The music critic Herman Klein attended an early demonstration of the early phonograph. He writes “It sounded to my ear like someone singing about half a mile away, or talking at the other end of a big hall; but the effect was rather pleasant, save for a peculiar nasal quality wholly due to the mechanism, though there was little of the scratching which later was a prominent feature of the flat disc. Recording for that primitive machine was a comparatively simple matter. I had to keep my mouth about six inches away from the horn and remember not to make my voice too loud if I wanted anything approximating to a clear reproduction; that was all. When it was played over to me and I heard my own voice for the first time, one or two friends who were present said that it sounded rather like mine; others declared that they would never have recognised it. I daresay both opinions were correct.”
August 18, 2011 § Leave a comment
What you think is so
Develop the ability to know:
What you think is so
The Beauty you see is
The Beauty you create
The World of Artists:
Each one makes his melodies
his own way
Each one creates the beauty
With your genuine interest
Receive their beauties
You like what you like
You don’t what you don’t
Only you know
It’s you artistic freedom
To like what you like
And do it your way
This is your native freedom
See what he does
Observe the rules he makes
Try them if you like
Draw what you want
Leave the rest
Do this with as many others as you care
Do this enough times and then
Make up some rules
Or don’t even bother
Try you techniques out what you’ve drawn
Do it as you
And then-you easily own it
August 3, 2011 § Leave a comment
This morning, like I do every morning as I woke up, the first thing, I turned on my radio. “Ohm G – Lost In Paradise” was warming my room and was waking me up. I like music in every moment in my life. I always listen something. Being an addiction, Music is the food of my soul (basically) and that’s the only way I know to nourish myself. Life would be so difficult if we did not have those devices; radio, computer, internet.. I do like the very old times as well though, when you could only listen the music “live”, having a tea party with your friends, playing as a quartet all together. Anyway, that’s far old now and we have the chance click on “lastfm” write “Chick Corea” and listen. Do you ever think how does the music reaches us?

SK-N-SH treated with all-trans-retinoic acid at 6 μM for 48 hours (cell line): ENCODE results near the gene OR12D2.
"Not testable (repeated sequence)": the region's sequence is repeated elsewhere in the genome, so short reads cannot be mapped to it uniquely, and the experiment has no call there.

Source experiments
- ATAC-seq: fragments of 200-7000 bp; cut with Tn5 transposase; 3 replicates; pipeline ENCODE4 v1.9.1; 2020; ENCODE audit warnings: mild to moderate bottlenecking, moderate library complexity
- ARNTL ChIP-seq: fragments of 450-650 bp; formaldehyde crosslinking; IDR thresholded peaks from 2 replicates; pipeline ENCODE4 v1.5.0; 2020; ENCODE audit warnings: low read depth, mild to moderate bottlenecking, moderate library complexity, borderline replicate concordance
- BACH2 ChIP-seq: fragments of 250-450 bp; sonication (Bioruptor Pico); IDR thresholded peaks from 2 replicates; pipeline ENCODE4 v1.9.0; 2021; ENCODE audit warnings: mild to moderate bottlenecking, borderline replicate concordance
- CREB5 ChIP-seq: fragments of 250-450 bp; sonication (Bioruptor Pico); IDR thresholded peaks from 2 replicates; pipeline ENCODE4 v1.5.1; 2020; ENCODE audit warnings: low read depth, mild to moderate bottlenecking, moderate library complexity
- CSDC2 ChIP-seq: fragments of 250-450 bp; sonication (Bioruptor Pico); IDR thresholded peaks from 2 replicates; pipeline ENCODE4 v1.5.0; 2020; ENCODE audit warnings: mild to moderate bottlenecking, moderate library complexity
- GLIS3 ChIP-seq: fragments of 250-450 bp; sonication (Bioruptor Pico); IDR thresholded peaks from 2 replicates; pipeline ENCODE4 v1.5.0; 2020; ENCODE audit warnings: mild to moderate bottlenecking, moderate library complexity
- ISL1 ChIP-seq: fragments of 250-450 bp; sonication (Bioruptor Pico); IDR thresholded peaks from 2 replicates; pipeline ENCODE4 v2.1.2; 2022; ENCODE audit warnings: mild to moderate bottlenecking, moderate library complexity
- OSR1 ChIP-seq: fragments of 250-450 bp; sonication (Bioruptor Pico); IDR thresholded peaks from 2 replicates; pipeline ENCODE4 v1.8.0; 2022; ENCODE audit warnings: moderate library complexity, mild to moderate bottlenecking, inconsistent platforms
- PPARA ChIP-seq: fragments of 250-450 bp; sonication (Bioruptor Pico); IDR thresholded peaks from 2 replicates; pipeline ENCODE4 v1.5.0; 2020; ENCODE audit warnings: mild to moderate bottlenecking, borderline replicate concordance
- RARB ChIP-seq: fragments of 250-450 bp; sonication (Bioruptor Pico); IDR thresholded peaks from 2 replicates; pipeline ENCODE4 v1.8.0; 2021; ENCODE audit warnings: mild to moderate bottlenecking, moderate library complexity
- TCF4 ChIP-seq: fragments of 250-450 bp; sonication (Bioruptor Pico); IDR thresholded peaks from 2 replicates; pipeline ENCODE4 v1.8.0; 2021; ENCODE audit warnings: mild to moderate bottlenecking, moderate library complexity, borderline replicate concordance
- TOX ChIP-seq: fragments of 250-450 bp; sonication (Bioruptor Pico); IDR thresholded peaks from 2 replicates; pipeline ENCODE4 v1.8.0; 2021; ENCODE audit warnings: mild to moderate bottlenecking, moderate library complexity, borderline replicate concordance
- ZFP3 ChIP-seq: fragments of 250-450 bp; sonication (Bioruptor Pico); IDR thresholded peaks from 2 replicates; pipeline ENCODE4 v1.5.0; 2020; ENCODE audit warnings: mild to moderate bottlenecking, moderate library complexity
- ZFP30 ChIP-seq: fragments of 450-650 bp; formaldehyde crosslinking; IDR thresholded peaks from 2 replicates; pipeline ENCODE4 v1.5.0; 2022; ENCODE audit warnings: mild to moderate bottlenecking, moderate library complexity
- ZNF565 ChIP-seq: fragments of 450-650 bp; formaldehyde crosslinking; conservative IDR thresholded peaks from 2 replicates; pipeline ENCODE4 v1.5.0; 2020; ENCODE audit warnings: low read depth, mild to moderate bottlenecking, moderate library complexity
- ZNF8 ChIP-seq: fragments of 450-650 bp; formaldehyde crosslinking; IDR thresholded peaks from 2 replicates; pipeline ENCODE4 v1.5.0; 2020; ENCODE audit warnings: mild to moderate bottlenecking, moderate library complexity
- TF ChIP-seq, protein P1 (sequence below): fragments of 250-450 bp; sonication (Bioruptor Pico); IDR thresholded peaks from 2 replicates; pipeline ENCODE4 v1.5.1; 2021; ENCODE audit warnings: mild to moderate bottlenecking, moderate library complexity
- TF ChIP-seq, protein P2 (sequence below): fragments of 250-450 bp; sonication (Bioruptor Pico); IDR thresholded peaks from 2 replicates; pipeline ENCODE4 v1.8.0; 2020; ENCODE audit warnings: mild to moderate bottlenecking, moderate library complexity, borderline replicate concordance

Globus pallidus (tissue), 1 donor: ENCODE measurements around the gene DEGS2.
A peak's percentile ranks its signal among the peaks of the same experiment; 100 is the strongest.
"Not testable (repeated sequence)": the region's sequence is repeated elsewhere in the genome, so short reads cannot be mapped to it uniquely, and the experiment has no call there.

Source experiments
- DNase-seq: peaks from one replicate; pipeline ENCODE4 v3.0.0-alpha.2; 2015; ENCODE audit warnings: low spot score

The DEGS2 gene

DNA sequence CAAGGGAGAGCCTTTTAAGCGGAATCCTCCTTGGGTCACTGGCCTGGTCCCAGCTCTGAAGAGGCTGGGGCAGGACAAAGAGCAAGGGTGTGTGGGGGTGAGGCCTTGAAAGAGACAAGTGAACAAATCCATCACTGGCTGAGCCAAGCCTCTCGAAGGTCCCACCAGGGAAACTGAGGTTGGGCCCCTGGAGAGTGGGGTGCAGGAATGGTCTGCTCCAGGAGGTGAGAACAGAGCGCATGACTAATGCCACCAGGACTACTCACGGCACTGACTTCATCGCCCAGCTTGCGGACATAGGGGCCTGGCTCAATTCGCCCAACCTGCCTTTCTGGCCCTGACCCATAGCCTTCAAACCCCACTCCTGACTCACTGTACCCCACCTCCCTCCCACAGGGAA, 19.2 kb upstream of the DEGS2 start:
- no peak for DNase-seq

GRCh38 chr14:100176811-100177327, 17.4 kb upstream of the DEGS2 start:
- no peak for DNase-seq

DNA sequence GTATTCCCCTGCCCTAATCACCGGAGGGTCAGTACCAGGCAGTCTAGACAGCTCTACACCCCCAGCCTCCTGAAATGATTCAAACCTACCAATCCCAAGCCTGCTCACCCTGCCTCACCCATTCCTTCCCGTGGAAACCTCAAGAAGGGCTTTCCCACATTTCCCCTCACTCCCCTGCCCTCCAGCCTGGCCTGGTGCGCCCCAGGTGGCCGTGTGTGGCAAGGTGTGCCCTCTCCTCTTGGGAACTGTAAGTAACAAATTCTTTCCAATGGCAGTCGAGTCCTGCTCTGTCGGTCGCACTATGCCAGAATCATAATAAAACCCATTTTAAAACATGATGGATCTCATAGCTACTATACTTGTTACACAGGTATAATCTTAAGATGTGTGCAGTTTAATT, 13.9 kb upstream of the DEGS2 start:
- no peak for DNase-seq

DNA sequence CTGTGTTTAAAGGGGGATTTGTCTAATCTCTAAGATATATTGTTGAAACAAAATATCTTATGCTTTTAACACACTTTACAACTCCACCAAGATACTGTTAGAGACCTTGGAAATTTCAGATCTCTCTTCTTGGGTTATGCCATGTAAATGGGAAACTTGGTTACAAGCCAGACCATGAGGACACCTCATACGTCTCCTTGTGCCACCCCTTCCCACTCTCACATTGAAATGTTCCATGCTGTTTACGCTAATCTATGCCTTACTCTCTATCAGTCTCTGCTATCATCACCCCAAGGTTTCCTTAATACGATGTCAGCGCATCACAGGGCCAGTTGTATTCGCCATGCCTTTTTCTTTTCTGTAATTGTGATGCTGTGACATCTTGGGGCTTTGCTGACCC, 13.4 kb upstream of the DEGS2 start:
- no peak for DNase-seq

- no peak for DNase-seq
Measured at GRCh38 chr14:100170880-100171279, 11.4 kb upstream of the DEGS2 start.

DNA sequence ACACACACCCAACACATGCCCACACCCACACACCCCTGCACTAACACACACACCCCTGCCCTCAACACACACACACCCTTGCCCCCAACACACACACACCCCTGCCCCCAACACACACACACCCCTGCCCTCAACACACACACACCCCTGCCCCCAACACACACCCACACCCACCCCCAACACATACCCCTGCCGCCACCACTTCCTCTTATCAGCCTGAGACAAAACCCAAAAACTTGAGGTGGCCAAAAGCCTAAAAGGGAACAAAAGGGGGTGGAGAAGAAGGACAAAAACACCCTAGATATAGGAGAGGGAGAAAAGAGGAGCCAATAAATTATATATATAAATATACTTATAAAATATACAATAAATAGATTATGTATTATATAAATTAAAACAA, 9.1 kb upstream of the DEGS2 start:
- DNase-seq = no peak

Ok let’s have quick look on Music History, folks.
The automatic reproduction of music can be traced back as far as the 9th century, when the Banū Mūsā brothers invented the earliest known mechanical musical instrument.This was the hydraulic organ which was an early type of pipe organ that operated by converting the dynamic energy of water into air pressure to drive the pipes. Hence its name hydraulis, literally “water (driven) pipe (instrument).”
In the Middle Ages, many researchers tried to record sounds but they were not too successful, due to the insufficient knowledge. Giovanni Battista della Porta, a great natural scientist, who lived in the 16th century, wanted to “trap” the sound with metal tubes. He thought, if he speaks into the tube and covers that very fast, then the sound will be caught and he can listen that later.But it didn’t happen.
In the 14th century, Flanders introduced a mechanical bell-ringer controlled by a rotating cylinder. Similar designs appeared in barrel organs (15th century), musical clocks (1598), barrel pianos (1805), and musical boxes (1815).
All of these machines could play stored music, but they could not play arbitrary sounds, could not record a live performance, and were limited by the physical size of the medium.
First, Jean Duhamel, French physician and mathematician proposed a good plan of a sound recorder and player machine. He thought that the vibrations of air could be recorded by an elastic membrane connected with a needle that scratches a soft material.
Now, the earliest known device for recording sound was the phonautograph. This device used a horn to direct sound toward a flexible diaphragm placed at the small end. Attached to the diaphragm was a stylus and lever assembly that allowed the point to scratch out a line on a rotating cylinder beneath it. The cylinder (glass strips were later used) was coated with “lampblack,” probably applied by holding it over a flame and allowing carbon to accumulate. Invented by Frenchman Édouard-Léon Scott de Martinville, it was patented on March 25, 1857.
The recording of “Au Clair de la Lune“, recorded in 1860, is thought to be the oldest known recorded human voice. “When I first heard the recording as you hear it … it was magical, so ethereal,” audio historian David Giovannoni, who found the recording.
Scientists have managed to play back the recording using a virtual “stylus”, which is really a computer program that reads the recording from a scanned image. The process sort of reminds me of this extremely interesting technique.
As the phonautograph was a manually-cranked device, the speed varied throughout the recording and likewise the pitch changes somewhat over time, giving it a bit of a warbly sound.
Let’s leave it for now… hope you enjoy the first woman recording. Next to come Phonograph (Turntable)